All photos by Jesse David Green
So you have an extra room in your home, or maybe you own a vacation home and you want to make some extra cash in the off months. There are multiple reasons to start renting on Airbnb, but after you decide to take the plunge, how do you ensure it’s a space where people actually want to stay?
Jesse David Green, a photographer by trade, and his wife are some of the more successful Airbnb hosts in Michigan, and certainly in the Detroit area.
Their New Center Loft in Detroit has been featured by Airbnb, on sites like Apartment Therapy, and there’s even a conference room being designed after the space for a new Airbnb world headquarters.
Jesse hosts four different spaces on the platform, all of which are very successful. We sat down with him to get some tips and tricks on how to make your Airbnb more appealing to potential guests.
When did you start renting on Airbnb?
JDG: We opened our first property (our New Center Loft) on Airbnb in April of 2015.
JDG: It was initially just going to be my workspace, but was a bit more expensive than I needed to be paying just for myself to have an office. It was set up as a full loft apartment within a mixed-use building, so we decided to outfit it entirely as an Airbnb, and it was an almost immediate success. So much so, that two months later it was too busy on Airbnb for me to ever use it as an office, and I had to move elsewhere.
That’s crazy! Sounds like you made the decision to start hosting pretty quickly. How did you get the space ready?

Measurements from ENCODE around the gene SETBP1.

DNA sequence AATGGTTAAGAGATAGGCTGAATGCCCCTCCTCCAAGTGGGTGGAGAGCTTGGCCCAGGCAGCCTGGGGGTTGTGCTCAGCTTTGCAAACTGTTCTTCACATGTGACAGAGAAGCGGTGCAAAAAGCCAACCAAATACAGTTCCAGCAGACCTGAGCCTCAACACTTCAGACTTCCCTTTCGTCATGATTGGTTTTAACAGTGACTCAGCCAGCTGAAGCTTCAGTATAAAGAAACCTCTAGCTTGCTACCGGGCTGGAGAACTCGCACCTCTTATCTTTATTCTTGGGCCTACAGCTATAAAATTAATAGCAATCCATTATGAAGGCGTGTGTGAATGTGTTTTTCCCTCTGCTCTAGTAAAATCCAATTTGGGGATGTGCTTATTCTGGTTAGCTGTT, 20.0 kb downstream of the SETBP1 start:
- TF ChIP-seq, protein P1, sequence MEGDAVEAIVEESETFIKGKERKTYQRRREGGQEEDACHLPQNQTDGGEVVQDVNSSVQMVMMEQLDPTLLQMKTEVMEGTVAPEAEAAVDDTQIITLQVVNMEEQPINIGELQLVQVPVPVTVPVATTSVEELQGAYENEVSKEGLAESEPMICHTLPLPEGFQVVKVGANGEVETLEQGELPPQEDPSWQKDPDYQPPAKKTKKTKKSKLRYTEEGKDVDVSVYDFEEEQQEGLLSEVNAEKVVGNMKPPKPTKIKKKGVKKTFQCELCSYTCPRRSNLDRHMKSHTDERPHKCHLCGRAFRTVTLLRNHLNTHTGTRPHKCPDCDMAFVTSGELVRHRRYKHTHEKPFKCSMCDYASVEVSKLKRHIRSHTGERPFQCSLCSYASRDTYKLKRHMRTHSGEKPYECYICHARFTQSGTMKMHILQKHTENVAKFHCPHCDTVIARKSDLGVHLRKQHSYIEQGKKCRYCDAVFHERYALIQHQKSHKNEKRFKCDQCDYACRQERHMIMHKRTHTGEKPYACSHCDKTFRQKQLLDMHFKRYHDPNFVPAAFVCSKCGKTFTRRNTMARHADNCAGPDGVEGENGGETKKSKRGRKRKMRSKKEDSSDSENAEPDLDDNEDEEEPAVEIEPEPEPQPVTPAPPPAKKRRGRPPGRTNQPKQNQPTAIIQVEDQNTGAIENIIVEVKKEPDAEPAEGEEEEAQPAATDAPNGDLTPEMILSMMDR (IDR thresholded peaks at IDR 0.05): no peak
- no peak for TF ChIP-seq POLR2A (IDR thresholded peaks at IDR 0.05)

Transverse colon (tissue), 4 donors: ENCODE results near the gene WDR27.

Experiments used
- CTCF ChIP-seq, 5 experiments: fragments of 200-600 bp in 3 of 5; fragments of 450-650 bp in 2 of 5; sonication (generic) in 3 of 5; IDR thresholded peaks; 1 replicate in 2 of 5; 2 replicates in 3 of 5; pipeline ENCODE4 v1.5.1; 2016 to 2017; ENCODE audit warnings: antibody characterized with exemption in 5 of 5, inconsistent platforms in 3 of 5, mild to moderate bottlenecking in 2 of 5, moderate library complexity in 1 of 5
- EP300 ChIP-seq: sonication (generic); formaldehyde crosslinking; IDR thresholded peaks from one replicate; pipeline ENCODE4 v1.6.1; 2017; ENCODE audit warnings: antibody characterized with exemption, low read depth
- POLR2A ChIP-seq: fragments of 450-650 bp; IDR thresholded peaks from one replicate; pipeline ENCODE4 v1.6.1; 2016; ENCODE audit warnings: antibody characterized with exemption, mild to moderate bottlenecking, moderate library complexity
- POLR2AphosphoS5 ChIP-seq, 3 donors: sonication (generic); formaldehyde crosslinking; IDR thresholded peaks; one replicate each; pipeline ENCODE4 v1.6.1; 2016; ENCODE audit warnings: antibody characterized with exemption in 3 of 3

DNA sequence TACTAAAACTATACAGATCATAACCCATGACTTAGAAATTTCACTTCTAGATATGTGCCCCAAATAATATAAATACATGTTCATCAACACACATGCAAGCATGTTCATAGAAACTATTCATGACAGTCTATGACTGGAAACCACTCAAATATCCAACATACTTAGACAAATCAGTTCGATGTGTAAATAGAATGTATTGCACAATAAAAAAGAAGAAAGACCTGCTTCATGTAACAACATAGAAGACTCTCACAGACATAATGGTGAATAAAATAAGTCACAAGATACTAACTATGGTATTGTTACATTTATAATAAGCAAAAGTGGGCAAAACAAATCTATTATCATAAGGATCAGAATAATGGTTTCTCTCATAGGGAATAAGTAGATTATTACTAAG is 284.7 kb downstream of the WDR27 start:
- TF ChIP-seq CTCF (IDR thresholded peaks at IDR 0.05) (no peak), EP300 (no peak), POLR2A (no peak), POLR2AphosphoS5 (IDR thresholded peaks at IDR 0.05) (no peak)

JDG: My wife was always good with design and interiors but has no formal training and had done no client work in the past. So when we decided to create this space to be my office and what we thought would be an occasional nightly rental, we just followed our combined aesthetic that we were already implementing in our own home.
JDG: Some of the furniture we had from a previous office, and then some was sourced or given to us by friends or family. That first project was really on a budget; we probably spent less than $1,000 to get it launched (because of how much we already had and how many deals we got). Honestly, we haven’t changed or added a ton since.
That New Center Loft went on to be featured and is now the most reviewed property in Detroit!
What made you want to list more spaces on Airbnb?
JDG: We loved the process so much! Designing, sourcing and working together has been a blast. We haven’t gotten to do this much in the past with my photography work. We also simply love to share our favorite cities in the world with people. We love putting our favorite items in the space, sharing our favorite places to go and welcoming people into our “home.”
You can tell this is a passion for you. How many Airbnbs do you currently have?
JDG: We currently have four Airbnb properties, three in Detroit and one in Traverse City, Mich. We have a small apartment in West Village, our loft in New Center, a Quonset hut at True North, and our bayfront cottage in Traverse City.
It sounds like you were pretty successful from the beginning. Were there any learning curves?
JDG: In our case, it did start off pretty successful. I feel like we had a lot of great pieces in place that we didn’t really have to outsource, which was relatively lucky. My wife had the eye for design, I found and sourced her visions for most of the things, and then we put it all together, together.
JDG: Since I’m a photographer by day, we obviously had some pretty great photos to showcase the space. Pair that with good guest experience and customer service that I’ve learned from eight years of running my own business, and it worked out pretty well from the beginning.
JDG: There have definitely been occasional hiccups along the way (with inconsiderate guests or unwarranted parties that we weren’t told about) but those stories could all be counted on one hand – and across two and a half years and four properties, I call that a win.
JDG: With each property we added, our account on Airbnb was in better and better standing because of previous reviews, so even when we launch a brand new property, it now shows up pretty high in search results which helps with those early bookings.